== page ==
In the Americas, only Argentina, Mexico, United States and Canada notified the pig contamination to the OIE. Finding that fact strange, Dr Perfumo reviewed the studies carried out in South America on the occurrence of swine influenza in pig farms. Based on this survey and the serological data that was reported, he stated that one can suspect of a wide spreading of the virus in South America, both in the past and nowadays.
Ignored warnings?
Research on swine influenza in South America is scarce. However, the scientist highlights a few serological tests carried out by some South American countries. “These partial data show that H1 and H3 subtypes circulate in the South American pig population. However, the lack of isolates and lack of the presentation of the clinical characteristics, did not allow the knowledge on the infection to advance further.”
In 2004, Venezuela conducted a serological test in ten production units. In 70% of them the tests were positive for H1 and H3. Infection levels were 7.9% for the H1 subtype and 8.2% for the H3 subtype. Two years later, the four farms were subjected to a horizontal study, and showed recurrent infection by both subtypes.
In Colombia, a study was conducted in 2001 to diagnose the triple reassortant H3N2. The results showed a 10% average of positive cases in the 140 farms that were evaluated. The study also showed a higher prevalence of the subtype in sows (19.8%) than in gilts (3.1%). A more recent survey (2008) shows among 10% and 35% of H3N2, but a much smaller figure (less than 1%) for the H1N1 subtype.
In Brazil, a limited serological study was also conducted. The positive cases for human influenza A (H1N1 and H3N2), influenza B and an isolated and not classified influenza virus were 85.3%, 91.2% and 97%, respectively. In the southern region of the country (which answers for more than half of pig production), researchers collected 281 nasal swabs from pigs both with and without respiratory symptoms at 29 farms, aiming at isolating the virus. Positive cases for the hemagglutination tests were 16.8%, while only three cases were positive to the RT-PCR test.
Influenza A virus has been circulating in the Argentinean pig population since 2002. Out of the limited set of farms subjected to the Elisa and IHA tests, scientists found antibodies against the H1 and H3 subtypes in 41.2% and 41.6% of them respectively.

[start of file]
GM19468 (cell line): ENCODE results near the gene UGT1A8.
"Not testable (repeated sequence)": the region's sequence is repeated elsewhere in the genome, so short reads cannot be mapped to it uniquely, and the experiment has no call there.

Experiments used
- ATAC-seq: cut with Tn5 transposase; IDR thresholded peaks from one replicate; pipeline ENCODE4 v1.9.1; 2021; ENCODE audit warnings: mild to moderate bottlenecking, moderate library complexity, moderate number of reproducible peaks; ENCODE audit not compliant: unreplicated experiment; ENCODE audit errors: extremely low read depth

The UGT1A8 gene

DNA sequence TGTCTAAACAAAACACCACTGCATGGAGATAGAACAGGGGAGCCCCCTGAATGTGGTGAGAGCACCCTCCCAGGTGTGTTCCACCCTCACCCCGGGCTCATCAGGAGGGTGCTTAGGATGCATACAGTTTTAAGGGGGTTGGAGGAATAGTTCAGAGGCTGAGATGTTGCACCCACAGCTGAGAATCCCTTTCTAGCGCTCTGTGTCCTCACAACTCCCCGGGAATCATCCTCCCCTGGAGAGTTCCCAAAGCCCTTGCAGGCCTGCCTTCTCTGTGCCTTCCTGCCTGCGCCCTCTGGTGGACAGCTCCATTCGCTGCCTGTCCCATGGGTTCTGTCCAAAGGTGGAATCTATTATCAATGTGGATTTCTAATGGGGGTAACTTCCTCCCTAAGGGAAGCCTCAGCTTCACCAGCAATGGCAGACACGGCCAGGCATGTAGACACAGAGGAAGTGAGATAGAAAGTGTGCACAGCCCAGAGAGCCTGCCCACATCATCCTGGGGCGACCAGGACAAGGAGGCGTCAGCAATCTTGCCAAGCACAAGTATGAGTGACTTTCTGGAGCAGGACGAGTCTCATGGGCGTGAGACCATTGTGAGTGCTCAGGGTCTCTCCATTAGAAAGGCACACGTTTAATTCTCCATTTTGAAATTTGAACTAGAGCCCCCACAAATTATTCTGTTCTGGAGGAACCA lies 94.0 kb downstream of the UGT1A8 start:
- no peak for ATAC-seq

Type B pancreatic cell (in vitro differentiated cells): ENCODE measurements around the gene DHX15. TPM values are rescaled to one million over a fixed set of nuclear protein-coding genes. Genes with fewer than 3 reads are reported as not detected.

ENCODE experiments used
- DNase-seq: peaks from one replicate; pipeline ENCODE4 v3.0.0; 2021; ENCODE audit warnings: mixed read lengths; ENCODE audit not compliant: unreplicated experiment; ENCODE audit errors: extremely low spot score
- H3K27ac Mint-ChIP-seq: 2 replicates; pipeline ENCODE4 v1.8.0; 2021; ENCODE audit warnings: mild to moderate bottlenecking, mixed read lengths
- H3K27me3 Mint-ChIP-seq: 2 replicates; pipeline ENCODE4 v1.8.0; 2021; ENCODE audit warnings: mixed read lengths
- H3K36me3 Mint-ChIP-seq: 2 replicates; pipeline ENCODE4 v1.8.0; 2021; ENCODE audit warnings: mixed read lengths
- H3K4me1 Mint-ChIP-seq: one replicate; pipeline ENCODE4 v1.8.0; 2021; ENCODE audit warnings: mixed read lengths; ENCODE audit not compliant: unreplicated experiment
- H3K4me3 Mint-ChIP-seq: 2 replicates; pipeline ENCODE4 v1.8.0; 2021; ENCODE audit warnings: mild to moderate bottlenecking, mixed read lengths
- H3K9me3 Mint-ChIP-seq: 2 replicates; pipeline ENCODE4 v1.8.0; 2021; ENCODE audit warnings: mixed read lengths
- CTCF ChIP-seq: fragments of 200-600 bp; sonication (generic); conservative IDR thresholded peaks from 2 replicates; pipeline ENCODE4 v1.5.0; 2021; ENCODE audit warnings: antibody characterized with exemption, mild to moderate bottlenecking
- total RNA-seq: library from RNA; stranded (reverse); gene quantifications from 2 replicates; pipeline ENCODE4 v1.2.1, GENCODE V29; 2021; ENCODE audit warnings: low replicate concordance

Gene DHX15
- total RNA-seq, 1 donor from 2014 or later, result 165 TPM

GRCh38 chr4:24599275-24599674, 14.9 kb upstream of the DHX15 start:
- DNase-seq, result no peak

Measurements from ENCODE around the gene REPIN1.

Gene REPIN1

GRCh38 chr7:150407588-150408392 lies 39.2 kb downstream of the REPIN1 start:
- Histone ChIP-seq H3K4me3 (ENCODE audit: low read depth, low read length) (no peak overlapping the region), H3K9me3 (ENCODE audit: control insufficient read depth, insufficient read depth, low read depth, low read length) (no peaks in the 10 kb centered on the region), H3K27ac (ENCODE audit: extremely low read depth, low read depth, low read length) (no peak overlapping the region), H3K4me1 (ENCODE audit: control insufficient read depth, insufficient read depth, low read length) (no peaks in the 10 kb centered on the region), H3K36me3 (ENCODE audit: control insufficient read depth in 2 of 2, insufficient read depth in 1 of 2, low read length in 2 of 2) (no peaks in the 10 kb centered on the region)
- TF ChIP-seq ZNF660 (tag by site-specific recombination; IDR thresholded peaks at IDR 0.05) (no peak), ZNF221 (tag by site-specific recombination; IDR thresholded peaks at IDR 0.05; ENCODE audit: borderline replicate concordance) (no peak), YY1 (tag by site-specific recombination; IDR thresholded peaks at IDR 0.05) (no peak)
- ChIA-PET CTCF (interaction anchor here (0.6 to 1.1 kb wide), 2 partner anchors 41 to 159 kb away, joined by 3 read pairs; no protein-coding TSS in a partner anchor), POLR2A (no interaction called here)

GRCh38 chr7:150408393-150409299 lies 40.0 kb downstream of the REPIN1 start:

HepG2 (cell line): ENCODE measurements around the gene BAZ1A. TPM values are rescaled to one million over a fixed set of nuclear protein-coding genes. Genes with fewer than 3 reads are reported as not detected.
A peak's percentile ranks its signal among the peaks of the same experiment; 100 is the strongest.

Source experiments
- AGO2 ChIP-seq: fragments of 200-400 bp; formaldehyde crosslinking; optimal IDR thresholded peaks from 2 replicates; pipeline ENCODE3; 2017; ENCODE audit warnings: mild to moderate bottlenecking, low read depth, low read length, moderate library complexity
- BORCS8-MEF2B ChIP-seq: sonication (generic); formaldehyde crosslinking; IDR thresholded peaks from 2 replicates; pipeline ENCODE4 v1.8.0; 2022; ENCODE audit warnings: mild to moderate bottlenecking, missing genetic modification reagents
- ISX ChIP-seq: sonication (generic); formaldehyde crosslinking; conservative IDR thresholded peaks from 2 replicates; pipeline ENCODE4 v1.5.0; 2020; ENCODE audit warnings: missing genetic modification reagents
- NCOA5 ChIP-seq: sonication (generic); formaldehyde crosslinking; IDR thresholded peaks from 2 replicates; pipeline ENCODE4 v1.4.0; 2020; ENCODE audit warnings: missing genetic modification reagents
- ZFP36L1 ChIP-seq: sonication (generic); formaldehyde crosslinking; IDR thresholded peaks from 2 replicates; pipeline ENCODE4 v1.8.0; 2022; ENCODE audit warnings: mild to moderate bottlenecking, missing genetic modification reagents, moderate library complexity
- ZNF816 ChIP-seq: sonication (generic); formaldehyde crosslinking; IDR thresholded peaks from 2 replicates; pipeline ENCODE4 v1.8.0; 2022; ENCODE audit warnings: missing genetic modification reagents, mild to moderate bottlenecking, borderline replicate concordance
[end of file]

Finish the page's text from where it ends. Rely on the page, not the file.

The IHA test has also shown that the H3 subtype would be a pig virus related to the human virus or a human virus that infected the pigs. Further, a wholly human H3N2 was identified and was efficiently transmitted between pigs in experimental infection.
The re-assortment
According to Perfumo, it has been shown that the H1N1 2009 virus has stable characteristics when circulating in humans. “In the pig population, however, recent re-assortment associated with clinical signs have been already identified by our group. For that reason, it is crucial to avoid pigs getting infected and the virus circulating in these animals,” concludes Perfumo. Regarding the swine influenza, the specialist acknowledges the difficulties regarding infection prevention through sanitation measures alone, stressing two important facts related to that. “The infection is now endemic in South America as well as the majority of regions and countries with high density of pig farming. In addition, simultaneous or consecutive infection by two or three subtypes in the same farm is quite common,” stresses Perfumo.
From his survey, Perfumo reaches two important conclusions. First, prevalence of H1N1 2009 in the pig population was underestimated overall, even in those countries that did notify the virus. Second, the virus still circulates in the pig population, but as a swine influenza virus already.
The advice he gives sounds a bit familiar: more investment in diagnostic labs and surveillance surveys and taking the known preventive measures in housing and management.
caption:  A farm in Argentina where H1N12009 was identified.